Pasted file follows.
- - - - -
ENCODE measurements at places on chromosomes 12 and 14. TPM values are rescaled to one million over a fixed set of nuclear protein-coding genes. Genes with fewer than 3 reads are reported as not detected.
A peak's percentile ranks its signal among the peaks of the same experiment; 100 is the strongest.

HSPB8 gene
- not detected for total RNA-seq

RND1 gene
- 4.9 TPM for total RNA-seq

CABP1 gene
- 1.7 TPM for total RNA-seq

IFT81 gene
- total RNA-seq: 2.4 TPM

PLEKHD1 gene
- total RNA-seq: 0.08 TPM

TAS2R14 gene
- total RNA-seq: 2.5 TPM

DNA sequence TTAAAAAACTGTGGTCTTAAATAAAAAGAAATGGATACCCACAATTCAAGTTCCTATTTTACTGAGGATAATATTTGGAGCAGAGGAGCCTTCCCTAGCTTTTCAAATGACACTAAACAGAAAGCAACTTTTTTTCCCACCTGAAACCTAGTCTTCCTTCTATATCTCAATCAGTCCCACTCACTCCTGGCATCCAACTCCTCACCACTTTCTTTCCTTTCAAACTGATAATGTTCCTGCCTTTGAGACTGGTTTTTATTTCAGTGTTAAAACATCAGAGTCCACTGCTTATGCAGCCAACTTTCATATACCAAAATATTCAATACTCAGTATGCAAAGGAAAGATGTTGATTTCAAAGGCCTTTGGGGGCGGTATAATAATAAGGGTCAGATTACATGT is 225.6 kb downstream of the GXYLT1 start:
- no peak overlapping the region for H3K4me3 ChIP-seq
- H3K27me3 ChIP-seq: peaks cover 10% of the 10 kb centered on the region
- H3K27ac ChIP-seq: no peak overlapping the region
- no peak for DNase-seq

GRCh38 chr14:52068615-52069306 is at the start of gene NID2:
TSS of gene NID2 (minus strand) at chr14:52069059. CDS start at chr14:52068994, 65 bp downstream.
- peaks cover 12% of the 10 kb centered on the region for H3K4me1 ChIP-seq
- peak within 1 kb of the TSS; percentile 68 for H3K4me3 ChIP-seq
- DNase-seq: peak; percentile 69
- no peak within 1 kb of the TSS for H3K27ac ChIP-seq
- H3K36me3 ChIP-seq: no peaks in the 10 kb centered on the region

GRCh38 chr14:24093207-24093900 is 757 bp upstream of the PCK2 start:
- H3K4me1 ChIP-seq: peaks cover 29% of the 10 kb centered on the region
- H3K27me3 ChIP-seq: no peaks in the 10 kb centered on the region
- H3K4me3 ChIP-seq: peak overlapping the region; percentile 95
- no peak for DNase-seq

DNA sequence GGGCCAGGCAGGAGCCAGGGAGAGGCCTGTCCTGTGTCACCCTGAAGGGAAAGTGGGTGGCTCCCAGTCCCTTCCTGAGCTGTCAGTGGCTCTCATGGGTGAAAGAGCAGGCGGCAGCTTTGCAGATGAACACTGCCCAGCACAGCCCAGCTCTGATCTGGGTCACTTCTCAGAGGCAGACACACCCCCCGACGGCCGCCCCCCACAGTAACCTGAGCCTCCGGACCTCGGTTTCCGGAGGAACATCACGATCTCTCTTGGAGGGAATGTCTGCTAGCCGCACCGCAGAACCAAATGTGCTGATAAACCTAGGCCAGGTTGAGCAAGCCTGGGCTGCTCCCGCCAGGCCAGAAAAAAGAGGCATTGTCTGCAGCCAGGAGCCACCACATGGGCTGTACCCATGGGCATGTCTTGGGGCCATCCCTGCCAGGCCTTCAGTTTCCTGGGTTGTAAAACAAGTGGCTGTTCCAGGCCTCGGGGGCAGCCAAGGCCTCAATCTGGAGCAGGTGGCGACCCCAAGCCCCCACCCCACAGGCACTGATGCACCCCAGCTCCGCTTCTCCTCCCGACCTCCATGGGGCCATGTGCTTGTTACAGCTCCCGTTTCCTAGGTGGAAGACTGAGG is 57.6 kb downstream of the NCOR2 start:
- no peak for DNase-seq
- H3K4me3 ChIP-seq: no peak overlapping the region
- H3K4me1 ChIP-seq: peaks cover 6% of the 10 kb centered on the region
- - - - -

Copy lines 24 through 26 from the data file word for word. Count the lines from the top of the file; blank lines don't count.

- DNase-seq: peak; percentile 69
- no peak within 1 kb of the TSS for H3K27ac ChIP-seq
- H3K36me3 ChIP-seq: no peaks in the 10 kb centered on the region